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Human Cloning

12.30 pm

Dr. Ian Gibson (Norwich, North): I congratulate you, Mr. Amess, on your elevation. It has been a long time coming and well deserved. I shall miss you in other places.

Human cloning has raised much heat recently through the media and requires urgent Government consideration. [Interruption.]

Mr. David Amess (in the Chair): Order. Would those people leaving the Chamber kindly go about their business more quietly? We owe that courtesy to Dr. Gibson.

Dr. Gibson : Thank you, Mr. Amess.

Human cloning includes both so-called therapeutic cloning and reproductive cloning. Although they are based on the same technique—the addition of a nucleus to an enucleate egg cell—they have completely different aims. They involve the production of an embryo, but in therapeutic cloning, tissues or groups of cells are created for the purpose of treating some chronic diseases. In this place we recently discussed issues surrounding therapeutic cloning during the debate on stem cell research. In that case, cloning means transplanting the newly created tissue back to the patient. There is no prospect of the patient having an immune rejection because the tissue is genetically similar. It can also be transferred to other patients with the aid of immune drugs to suppress any response.

Reproductive cloning aims to allow the embryo to develop into an adult and involves the creation—in theory, at least—of an individual who comprises exactly the same genes as another person, alive or dead. We need to appreciate that two individuals with the same genes do not always turn out to be exactly alike. Identical twins have identifiable differences because of the great influence of environmental factors during the transformation from zygote to full adult. Those factors have a great effect on the development of tissues, characteristics and so forth.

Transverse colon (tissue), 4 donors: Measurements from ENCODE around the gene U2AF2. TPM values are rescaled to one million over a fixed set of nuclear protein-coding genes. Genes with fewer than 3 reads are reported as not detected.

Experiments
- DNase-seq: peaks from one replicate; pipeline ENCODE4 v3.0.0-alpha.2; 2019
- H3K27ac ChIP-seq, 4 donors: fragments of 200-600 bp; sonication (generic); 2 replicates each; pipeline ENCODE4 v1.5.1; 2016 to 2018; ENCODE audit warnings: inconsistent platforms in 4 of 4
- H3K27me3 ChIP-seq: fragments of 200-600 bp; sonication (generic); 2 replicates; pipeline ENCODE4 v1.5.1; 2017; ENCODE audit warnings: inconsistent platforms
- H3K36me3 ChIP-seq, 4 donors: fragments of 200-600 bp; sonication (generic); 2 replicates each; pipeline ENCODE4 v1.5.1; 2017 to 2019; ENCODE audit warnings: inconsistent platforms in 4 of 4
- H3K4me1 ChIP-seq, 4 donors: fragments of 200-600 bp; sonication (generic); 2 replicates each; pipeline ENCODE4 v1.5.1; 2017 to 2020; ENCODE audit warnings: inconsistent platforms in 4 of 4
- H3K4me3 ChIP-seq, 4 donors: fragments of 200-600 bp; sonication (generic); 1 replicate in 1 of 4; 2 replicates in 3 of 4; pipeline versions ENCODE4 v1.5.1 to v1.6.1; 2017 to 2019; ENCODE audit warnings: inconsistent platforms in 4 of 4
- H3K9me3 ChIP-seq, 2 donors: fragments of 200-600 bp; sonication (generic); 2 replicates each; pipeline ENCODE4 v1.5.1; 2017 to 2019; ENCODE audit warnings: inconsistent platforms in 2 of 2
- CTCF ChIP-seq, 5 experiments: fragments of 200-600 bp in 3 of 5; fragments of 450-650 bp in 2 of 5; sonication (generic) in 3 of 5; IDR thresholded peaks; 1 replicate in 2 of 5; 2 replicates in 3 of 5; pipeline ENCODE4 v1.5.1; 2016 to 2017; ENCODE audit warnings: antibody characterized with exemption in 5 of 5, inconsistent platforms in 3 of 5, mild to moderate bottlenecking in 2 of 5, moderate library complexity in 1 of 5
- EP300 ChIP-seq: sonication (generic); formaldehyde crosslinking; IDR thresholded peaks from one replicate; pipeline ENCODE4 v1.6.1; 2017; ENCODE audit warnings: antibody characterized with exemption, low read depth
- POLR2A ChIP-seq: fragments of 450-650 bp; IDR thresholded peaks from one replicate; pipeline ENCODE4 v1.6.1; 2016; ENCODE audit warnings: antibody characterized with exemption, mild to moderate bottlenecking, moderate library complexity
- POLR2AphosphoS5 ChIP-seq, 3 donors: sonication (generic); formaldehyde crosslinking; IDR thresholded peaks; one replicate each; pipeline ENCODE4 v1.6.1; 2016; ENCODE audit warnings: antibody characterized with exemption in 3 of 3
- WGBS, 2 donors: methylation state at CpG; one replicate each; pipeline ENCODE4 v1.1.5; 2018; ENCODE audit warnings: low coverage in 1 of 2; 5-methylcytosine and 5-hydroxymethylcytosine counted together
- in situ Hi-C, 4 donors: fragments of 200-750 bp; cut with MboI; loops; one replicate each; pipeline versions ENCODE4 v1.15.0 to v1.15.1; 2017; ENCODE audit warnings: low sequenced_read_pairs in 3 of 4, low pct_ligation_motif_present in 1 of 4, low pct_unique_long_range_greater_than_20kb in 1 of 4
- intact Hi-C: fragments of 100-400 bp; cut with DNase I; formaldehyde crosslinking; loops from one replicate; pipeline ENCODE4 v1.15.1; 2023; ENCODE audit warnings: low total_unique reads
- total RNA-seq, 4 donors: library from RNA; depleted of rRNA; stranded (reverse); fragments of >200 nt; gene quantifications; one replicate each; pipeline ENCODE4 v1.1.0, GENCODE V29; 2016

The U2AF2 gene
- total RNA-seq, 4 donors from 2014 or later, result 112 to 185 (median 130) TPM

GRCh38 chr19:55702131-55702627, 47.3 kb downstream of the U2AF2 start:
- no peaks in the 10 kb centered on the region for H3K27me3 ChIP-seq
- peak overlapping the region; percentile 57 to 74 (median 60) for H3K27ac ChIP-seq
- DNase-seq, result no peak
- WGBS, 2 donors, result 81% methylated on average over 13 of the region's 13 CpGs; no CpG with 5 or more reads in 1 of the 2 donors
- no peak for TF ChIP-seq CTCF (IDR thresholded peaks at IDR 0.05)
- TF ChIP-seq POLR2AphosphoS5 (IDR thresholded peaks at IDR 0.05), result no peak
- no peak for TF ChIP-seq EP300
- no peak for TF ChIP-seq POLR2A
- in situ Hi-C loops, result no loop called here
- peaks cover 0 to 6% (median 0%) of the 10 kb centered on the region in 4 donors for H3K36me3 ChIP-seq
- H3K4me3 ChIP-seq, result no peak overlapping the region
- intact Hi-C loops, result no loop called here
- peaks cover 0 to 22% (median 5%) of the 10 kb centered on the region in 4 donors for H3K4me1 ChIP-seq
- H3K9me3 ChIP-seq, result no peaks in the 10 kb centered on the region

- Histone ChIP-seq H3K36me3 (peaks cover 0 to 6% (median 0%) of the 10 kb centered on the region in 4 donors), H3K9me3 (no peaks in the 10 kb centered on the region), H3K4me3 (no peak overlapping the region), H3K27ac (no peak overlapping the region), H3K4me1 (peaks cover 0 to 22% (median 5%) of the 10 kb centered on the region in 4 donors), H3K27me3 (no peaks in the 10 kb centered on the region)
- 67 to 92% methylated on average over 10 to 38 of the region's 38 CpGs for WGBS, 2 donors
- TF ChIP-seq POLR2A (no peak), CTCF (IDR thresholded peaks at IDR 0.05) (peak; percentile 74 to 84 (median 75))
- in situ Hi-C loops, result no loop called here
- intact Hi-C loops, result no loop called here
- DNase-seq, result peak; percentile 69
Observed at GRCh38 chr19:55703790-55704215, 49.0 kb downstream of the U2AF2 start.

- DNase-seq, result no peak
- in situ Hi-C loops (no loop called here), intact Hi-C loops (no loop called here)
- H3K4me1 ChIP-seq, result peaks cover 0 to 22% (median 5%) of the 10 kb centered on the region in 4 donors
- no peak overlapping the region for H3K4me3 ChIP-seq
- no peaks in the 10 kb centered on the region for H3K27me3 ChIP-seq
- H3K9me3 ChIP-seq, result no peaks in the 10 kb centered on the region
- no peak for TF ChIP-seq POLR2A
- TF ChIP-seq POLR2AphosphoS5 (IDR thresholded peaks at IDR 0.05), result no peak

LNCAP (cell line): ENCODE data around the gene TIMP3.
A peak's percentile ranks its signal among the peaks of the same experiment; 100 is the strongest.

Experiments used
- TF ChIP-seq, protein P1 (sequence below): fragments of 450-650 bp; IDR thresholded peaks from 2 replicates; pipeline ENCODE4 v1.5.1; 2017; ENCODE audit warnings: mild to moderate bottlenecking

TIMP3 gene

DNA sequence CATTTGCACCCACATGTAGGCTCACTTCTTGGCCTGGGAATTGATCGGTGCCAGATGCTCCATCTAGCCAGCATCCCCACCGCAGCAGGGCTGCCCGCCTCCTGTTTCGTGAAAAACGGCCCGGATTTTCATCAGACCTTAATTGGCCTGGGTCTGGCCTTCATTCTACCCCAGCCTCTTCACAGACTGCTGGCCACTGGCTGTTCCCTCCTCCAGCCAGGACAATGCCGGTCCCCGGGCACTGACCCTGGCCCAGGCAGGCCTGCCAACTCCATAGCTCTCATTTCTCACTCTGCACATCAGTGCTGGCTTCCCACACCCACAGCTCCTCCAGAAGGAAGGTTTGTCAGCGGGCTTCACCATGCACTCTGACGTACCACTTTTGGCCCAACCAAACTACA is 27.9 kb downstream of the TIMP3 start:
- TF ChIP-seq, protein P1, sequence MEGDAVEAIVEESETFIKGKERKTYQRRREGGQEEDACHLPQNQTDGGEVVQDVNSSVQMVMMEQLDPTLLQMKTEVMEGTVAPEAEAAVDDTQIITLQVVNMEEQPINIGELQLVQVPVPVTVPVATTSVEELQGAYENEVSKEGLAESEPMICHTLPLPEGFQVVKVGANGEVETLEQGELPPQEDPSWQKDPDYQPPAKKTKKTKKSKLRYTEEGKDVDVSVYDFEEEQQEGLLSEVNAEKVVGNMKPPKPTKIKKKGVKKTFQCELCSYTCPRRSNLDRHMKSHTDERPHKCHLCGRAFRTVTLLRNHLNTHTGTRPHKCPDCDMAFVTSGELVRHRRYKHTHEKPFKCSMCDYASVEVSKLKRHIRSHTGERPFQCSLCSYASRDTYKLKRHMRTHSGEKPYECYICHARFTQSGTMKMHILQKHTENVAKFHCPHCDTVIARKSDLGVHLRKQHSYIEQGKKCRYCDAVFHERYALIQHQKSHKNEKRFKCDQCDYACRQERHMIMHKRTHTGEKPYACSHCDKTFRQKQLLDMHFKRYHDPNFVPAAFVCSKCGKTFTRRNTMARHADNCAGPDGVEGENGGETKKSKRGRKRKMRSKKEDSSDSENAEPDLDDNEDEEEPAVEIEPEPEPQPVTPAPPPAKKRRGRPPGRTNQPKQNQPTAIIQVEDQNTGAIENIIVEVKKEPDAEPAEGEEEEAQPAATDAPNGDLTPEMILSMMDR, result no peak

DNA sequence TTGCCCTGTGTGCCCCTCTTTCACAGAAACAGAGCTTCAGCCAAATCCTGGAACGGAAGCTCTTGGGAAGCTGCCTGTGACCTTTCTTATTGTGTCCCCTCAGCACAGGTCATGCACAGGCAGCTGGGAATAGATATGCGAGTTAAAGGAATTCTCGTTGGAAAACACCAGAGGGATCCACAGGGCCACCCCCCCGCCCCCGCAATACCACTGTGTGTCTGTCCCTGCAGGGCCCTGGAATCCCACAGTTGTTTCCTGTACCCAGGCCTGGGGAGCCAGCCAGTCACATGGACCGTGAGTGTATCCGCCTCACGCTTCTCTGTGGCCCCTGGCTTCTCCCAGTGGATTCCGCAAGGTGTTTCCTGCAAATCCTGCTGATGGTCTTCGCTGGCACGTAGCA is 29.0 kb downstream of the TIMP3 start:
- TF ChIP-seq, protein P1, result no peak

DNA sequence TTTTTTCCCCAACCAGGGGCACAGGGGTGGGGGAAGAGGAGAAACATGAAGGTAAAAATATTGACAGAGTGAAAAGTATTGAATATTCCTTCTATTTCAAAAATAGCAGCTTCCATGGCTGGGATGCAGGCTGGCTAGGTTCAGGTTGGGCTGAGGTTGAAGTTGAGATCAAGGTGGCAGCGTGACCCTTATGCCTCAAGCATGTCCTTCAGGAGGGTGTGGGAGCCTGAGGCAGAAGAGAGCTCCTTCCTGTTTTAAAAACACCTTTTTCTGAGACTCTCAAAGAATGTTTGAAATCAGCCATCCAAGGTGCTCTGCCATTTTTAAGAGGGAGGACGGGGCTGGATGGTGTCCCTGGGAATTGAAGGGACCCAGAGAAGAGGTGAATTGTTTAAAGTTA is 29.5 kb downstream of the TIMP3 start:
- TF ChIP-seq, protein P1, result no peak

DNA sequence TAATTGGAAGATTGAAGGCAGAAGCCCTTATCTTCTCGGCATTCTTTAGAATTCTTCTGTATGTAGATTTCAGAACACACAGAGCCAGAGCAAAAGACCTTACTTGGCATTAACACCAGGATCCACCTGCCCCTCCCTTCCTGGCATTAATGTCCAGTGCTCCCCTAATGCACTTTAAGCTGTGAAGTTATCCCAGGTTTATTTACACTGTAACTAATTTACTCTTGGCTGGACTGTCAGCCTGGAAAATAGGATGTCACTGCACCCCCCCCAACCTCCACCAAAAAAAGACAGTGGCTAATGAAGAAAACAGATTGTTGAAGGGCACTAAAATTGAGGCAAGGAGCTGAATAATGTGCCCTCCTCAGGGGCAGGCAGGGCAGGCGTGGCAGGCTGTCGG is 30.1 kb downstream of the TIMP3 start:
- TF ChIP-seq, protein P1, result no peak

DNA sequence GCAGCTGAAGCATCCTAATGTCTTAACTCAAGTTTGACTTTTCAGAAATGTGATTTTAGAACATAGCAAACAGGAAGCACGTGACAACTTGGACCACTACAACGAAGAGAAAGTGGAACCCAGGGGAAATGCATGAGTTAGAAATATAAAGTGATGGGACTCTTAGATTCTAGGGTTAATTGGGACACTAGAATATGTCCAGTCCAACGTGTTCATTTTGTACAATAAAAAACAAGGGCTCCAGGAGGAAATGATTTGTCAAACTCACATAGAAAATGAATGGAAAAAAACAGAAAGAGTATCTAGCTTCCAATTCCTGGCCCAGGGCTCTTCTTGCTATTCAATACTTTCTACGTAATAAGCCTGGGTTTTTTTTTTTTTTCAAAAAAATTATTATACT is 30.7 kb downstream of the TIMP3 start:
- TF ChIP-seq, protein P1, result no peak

It is argued that reproductive cloning might be the only way that some people are able to have a child. We currently have in-vitro fertilisation, which is legal, but there are severe ethical, legal, scientific and political problems with allowing reproductive cloning. Dolly the sheep was produced only after many unsuccessful attempts—270 to produce one poor little sheep. Imagine the trauma if that were to happen with humans. Yes, we have also produced pigs and cows and, indeed, America now has a whole industry dedicated to reproducing a tame pet that might have been run over. One's cat or dog can be recreated for a price. It is, of course, never quite the same as one's pet moggy but, because of the genetic influence, it sort of looks like it.

An industry has been established to fulfil narcissistic ambitions of self-perpetuation—that is precisely what it is. The technology is not state of the art. Many of the animals produced display lethargy, obesity, arthritic conditions and failed sexual prowess. There have been miscarriages, abortions, stillbirths and genetically abnormal offspring, yet we only hear of the one great success.